3 total comments on this postSubmit yours
  1. Good read. :)

    I am currently on a business trip here in Melbourne, and I’ve found so far that it can get tough. Not unlike you, I came here expectant of adventure and opportunity to experience life as an independent.

    I’m only gonna be here a couple of months and luckily it’s that time of the year when it’s not extremely cold nor is it anything close to being hot.

    Just that, I’m having a bit of trouble going on so-called (mis)adventures and without any friends to hang out with. I typically just go to work then retreat back at the apartment and kill time. Hasn’t been how I wanted it to go but hopefully I can meet some new friends, as loserish as that sounds..

  2. Hi Angelo (previous commenter), I am here in Melbourne and do understand how you feel and no you are not loserish for being honest. Hope things will get better for you and you’ll get to enjoy yourself more while you are here.

    • Thanks Em! Yea it’s been more of the same. The environment can be paralysing in that as much as I wanna do something outside of the routine, I just couldn’t. I guess I ought to be more bold and just go out there but I know Melbourne isn’t that type of place. Not like Singapore where everything buzzing is but a few walks away and establishments close properly at later times. Well well.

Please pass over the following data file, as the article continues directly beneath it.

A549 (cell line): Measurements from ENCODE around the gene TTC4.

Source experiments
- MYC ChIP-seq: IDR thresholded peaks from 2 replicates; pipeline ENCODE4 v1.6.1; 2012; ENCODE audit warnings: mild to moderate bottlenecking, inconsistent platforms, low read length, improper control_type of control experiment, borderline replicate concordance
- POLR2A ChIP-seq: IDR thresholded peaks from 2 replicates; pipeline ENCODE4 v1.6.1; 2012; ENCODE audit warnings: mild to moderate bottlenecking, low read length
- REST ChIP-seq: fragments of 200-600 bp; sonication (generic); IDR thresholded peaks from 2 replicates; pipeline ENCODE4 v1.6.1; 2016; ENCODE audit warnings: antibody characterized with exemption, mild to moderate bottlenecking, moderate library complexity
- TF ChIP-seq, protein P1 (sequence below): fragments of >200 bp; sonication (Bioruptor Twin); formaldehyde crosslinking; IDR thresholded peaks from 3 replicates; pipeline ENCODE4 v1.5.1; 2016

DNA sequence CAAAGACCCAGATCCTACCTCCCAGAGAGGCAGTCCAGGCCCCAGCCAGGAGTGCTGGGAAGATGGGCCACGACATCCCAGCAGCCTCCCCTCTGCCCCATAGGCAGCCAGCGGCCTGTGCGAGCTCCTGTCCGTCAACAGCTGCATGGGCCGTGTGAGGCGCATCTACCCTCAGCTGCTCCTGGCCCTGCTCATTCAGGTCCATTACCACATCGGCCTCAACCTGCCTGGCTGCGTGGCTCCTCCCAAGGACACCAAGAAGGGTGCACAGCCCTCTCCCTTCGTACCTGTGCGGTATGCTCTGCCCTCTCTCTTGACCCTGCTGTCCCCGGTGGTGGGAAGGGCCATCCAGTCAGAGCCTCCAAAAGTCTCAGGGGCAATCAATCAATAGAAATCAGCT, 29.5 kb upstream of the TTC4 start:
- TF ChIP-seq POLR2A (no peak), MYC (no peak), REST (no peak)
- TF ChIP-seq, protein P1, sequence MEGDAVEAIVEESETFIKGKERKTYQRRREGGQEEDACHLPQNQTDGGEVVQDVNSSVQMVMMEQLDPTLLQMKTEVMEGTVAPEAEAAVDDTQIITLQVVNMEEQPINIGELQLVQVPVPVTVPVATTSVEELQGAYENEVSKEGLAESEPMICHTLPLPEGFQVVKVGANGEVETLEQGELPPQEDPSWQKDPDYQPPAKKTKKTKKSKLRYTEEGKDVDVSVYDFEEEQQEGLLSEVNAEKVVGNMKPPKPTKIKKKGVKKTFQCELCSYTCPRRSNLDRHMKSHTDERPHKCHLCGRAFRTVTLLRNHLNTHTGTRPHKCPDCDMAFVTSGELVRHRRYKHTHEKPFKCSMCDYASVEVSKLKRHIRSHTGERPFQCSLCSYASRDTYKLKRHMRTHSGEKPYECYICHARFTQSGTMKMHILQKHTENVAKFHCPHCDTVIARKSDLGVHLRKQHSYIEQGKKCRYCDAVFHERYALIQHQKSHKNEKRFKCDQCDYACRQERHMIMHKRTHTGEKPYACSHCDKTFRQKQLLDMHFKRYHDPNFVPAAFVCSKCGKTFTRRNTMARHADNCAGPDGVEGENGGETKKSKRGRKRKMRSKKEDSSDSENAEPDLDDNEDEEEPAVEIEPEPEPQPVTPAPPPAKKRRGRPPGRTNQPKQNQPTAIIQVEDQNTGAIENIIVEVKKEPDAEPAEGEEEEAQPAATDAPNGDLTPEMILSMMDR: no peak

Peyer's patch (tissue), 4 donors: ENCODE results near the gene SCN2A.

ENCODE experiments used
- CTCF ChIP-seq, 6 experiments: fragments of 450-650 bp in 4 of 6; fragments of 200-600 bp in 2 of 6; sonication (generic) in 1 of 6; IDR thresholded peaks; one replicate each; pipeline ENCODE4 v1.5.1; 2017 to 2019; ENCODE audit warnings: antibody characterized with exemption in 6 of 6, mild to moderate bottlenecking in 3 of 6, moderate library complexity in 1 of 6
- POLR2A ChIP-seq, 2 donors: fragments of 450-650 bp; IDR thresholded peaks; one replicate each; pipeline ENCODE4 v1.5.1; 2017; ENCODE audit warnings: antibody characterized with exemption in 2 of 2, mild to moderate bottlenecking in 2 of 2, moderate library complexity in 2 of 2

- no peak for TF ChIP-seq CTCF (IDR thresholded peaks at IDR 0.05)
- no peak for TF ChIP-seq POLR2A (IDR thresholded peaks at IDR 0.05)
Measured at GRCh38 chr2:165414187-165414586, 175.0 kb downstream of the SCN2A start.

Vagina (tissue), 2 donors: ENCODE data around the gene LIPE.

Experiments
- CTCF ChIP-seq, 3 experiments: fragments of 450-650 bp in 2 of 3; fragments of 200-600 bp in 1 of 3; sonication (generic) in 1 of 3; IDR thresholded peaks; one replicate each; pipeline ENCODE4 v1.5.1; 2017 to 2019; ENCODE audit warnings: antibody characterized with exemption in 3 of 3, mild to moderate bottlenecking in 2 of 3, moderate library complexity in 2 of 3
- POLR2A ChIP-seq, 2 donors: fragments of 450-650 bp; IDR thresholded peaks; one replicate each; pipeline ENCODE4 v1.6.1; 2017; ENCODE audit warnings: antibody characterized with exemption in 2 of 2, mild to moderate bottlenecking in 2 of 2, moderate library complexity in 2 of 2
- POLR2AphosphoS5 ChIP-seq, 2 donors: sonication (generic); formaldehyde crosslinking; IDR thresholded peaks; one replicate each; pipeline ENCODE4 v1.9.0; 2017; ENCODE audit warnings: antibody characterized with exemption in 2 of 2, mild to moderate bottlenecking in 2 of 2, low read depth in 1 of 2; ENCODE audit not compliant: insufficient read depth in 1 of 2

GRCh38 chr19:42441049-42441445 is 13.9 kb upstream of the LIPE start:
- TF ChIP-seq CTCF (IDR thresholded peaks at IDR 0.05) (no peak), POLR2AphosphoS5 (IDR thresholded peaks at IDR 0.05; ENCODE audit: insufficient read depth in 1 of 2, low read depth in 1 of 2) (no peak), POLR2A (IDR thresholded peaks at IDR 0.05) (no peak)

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Meld Magazine was incorporated as an independent not-for-profit media outlet in September 2008 to reach out to international students in Melbourne, and provide students the opportunity to gain real work experience.

Many international students live in or around the city because of the proximity to their colleges and universities, and that was where we decided to focus our efforts first. Many of us live, work and study locally too. Our editorial team is made of both local and international students, and it has worked to our advantage in providing local content in every sense of the word.